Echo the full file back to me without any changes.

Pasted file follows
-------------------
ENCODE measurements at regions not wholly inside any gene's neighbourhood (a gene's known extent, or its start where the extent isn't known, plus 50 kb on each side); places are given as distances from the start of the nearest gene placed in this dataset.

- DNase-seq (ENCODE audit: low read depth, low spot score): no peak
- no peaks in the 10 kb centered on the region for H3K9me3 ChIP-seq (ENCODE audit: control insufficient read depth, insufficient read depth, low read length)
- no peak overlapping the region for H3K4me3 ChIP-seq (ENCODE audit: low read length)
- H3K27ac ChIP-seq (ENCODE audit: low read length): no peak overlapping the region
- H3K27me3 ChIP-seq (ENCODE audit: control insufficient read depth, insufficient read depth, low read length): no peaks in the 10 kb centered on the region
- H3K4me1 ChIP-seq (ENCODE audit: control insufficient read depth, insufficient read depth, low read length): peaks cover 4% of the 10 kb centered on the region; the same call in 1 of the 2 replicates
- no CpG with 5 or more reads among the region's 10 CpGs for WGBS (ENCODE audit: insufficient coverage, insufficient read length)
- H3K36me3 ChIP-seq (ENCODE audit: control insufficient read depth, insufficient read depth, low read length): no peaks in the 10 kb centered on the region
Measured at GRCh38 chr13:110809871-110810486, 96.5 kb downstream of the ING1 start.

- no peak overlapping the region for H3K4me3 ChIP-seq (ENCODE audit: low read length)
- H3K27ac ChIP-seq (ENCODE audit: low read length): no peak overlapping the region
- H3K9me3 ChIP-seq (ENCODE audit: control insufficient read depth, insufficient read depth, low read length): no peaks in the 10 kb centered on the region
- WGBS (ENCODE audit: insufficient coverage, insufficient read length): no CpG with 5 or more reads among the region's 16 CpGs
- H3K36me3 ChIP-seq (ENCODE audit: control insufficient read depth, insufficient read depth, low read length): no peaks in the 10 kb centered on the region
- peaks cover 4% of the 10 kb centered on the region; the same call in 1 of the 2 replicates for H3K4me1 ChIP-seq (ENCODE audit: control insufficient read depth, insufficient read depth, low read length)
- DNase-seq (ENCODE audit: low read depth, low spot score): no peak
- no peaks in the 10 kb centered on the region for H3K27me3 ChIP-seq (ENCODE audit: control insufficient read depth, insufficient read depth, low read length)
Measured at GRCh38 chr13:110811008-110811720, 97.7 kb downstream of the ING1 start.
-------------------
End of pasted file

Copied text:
ENCODE measurements at regions not wholly inside any gene's neighbourhood (a gene's known extent, or its start where the extent isn't known, plus 50 kb on each side); places are given as distances from the start of the nearest gene placed in this dataset.

- DNase-seq (ENCODE audit: low read depth, low spot score): no peak
- no peaks in the 10 kb centered on the region for H3K9me3 ChIP-seq (ENCODE audit: control insufficient read depth, insufficient read depth, low read length)
- no peak overlapping the region for H3K4me3 ChIP-seq (ENCODE audit: low read length)
- H3K27ac ChIP-seq (ENCODE audit: low read length): no peak overlapping the region
- H3K27me3 ChIP-seq (ENCODE audit: control insufficient read depth, insufficient read depth, low read length): no peaks in the 10 kb centered on the region
- H3K4me1 ChIP-seq (ENCODE audit: control insufficient read depth, insufficient read depth, low read length): peaks cover 4% of the 10 kb centered on the region; the same call in 1 of the 2 replicates
- no CpG with 5 or more reads among the region's 10 CpGs for WGBS (ENCODE audit: insufficient coverage, insufficient read length)
- H3K36me3 ChIP-seq (ENCODE audit: control insufficient read depth, insufficient read depth, low read length): no peaks in the 10 kb centered on the region
Measured at GRCh38 chr13:110809871-110810486, 96.5 kb downstream of the ING1 start.

- no peak overlapping the region for H3K4me3 ChIP-seq (ENCODE audit: low read length)
- H3K27ac ChIP-seq (ENCODE audit: low read length): no peak overlapping the region
- H3K9me3 ChIP-seq (ENCODE audit: control insufficient read depth, insufficient read depth, low read length): no peaks in the 10 kb centered on the region
- WGBS (ENCODE audit: insufficient coverage, insufficient read length): no CpG with 5 or more reads among the region's 16 CpGs
- H3K36me3 ChIP-seq (ENCODE audit: control insufficient read depth, insufficient read depth, low read length): no peaks in the 10 kb centered on the region
- peaks cover 4% of the 10 kb centered on the region; the same call in 1 of the 2 replicates for H3K4me1 ChIP-seq (ENCODE audit: control insufficient read depth, insufficient read depth, low read length)
- DNase-seq (ENCODE audit: low read depth, low spot score): no peak
- no peaks in the 10 kb centered on the region for H3K27me3 ChIP-seq (ENCODE audit: control insufficient read depth, insufficient read depth, low read length)
Measured at GRCh38 chr13:110811008-110811720, 97.7 kb downstream of the ING1 start.